I think that people have this new freedom that they’re finding with PrEP and they may be engaging in risky behaviors still…because they feel as though the worst thing that can happen is protected against.

In addition, providers raised concerns about adherence to PrEP, particularly among individuals with mental health diagnoses or ongoing substance abuse issues.

“Adherence would concern me the most, especially someone who is actively relapsing.” “I’d be really concerned about how individuals will remember to take this med every single day.”

Some providers mentioned that they would be worried about the potential side effects associated with the use of PrEP, whereas one provider highlighted the issue about stigma that may be attached to PrEP use.

They may not want to take it stigma wise. I mean…if people see me taking it, in a second, they’ll know I’ve had risk behaviors.

Decision Phase

Based on the findings from the first phase and the assessment approaches used in prior studies (4547), we concluded that the CHRP (52) would be an ideal fit for HIV prevention targeting high-risk PWUD in MMP. The CHRP is a brief, evidence-based behavioral HIV risk-reduction intervention designed for high-risk PWUD participating in community-based drug treatment settings. It is a theory-based, manual-guided intervention strategy comprised of four 50-min group sessions that address sex- and drug-related HIV risk behaviors among high-risk PWUD enrolled in MMP. The sessions are provided by two trained facilitators who deliver intervention content using cognitive remediation strategies (e.g., presenting material visually, verbally, and experientially) designed to accommodate the mild-to-moderate cognitive difficulties that are common among this population (52).

Administration Phase

There was universally high acceptance of the behavioral intervention among members of the target population in all FG sessions. Treatment providers also reported similar willingness to toward the behavioral intervention and no organizational barriers were identified to the successful integration of the intervention within existing programs at the research site. When asked to identify the total number and duration of the intervention sessions they thought would be feasible, the majority of the FG participants agreed that four 60-min group sessions would be feasible. This is consistent with the administration time of the original CHRP intervention. In terms of the implementation of the intervention, most participants felt that reminding participants participating in the group sessions would improve participant engagement.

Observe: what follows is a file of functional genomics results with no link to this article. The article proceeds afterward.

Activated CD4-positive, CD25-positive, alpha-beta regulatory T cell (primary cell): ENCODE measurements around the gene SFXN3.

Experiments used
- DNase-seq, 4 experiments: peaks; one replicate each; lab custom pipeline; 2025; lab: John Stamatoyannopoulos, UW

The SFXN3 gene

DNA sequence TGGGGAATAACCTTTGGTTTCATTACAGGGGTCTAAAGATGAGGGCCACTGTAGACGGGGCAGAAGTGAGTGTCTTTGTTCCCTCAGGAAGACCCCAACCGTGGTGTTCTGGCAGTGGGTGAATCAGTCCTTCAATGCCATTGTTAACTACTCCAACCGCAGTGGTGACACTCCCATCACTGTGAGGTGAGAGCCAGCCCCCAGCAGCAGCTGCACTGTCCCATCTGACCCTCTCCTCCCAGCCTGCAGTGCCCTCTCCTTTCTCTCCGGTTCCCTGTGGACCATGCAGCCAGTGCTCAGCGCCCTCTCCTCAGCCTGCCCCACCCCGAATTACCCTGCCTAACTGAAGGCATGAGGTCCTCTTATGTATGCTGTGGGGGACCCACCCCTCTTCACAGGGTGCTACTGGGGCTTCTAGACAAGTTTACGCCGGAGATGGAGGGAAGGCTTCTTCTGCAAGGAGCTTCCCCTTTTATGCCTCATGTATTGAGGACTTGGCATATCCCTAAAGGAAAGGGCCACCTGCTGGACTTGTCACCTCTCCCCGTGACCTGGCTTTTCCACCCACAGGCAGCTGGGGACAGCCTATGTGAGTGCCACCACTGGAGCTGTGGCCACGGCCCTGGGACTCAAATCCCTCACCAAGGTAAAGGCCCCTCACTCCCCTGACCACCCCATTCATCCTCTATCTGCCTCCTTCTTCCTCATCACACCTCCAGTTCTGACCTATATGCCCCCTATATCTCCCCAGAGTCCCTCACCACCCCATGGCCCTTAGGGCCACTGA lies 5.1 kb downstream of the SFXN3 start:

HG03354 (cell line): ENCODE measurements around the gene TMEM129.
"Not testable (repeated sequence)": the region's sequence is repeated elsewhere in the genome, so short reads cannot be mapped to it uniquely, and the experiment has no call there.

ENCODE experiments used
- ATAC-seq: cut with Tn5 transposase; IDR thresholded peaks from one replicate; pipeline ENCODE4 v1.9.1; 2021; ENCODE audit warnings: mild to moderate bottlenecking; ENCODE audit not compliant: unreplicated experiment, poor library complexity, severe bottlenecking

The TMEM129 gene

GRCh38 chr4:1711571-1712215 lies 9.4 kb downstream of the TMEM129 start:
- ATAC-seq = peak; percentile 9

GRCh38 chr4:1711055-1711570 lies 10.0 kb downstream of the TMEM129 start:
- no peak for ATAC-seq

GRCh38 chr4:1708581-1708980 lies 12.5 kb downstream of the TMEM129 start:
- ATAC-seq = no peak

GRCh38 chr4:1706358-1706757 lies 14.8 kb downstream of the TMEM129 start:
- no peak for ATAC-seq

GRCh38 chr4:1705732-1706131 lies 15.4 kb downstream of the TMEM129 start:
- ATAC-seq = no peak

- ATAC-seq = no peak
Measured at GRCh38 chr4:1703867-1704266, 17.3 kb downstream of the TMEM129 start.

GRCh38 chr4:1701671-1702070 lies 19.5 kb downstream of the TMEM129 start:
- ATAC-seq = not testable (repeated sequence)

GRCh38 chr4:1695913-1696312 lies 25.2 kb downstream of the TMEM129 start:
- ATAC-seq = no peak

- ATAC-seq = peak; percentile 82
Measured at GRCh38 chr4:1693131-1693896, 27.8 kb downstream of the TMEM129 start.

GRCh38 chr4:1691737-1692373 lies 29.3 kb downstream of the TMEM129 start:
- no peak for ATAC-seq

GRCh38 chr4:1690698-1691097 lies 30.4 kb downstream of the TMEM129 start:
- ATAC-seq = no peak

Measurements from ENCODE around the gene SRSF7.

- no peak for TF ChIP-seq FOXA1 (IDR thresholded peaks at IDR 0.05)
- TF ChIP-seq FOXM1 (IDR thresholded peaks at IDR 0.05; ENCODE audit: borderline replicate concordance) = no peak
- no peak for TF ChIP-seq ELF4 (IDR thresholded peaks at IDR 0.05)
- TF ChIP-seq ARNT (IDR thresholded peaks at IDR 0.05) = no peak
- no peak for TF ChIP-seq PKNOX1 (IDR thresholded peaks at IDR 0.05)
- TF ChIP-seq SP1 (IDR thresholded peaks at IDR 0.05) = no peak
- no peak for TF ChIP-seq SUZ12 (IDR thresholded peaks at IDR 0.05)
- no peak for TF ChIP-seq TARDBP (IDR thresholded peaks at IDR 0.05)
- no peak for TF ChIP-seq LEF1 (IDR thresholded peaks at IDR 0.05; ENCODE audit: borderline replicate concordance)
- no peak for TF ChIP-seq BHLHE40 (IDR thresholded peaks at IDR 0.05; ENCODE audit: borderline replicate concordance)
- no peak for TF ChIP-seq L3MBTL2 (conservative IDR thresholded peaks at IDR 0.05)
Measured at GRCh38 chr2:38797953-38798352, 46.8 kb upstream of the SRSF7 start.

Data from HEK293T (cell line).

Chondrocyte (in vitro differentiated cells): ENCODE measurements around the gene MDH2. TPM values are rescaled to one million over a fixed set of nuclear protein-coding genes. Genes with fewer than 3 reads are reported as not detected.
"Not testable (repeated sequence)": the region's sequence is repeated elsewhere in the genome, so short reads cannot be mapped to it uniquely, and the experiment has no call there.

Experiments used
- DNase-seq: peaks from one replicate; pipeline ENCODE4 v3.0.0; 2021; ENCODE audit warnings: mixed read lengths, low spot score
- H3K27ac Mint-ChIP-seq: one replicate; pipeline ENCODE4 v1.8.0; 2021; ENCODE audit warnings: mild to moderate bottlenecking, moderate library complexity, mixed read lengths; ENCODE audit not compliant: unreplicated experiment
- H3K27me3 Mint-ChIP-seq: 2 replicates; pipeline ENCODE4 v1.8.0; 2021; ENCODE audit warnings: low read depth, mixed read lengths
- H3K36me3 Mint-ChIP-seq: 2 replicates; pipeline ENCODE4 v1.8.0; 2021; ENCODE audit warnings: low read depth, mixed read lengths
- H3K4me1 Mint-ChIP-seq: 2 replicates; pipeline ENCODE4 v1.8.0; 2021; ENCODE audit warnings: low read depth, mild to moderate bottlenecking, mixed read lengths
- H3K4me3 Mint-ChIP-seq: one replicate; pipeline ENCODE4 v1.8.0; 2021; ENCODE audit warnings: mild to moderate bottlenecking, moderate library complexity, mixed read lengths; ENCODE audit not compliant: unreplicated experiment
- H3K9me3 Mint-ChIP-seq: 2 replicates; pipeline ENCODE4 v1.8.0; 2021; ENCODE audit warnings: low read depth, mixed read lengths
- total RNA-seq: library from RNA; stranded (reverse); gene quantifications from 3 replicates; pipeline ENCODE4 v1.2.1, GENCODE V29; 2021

Production Phase

Next, we developed the first draft of the adapted CHRP intervention. The changes made to the original intervention incorporated elements based on the needs of high-risk PWUD in treatment identified in Phases 1–3. We incorporated only the necessary modifications in terms of content, style, and process to the original CHRP intervention (52) as indicated in the previous phases. We also updated the quality assurance and process measures from the original intervention to reflect the adaptation.

Topical Experts Phase

The expert review resulted in a number of improvements to the first draft of the adapted intervention. In addition to language and format changes recommended, there was also a recommendation that we change the name of the adapted intervention from the “CHRP-NCI” to the “CHRP-BB.” Experts suggested that having “NCI” in the intervention name would potentially send a negative message to participants who may not perceive themselves to be cognitively impaired. Thus, it was recommended to included “biobehavioral” in the new name [i.e., biobehavioral community-friendly health recovery program (CHRP-BB)], as this would more accurately represent the integrated biobehavioral approach. Additionally, they suggested that handouts for each group session should be provided to participants as needed.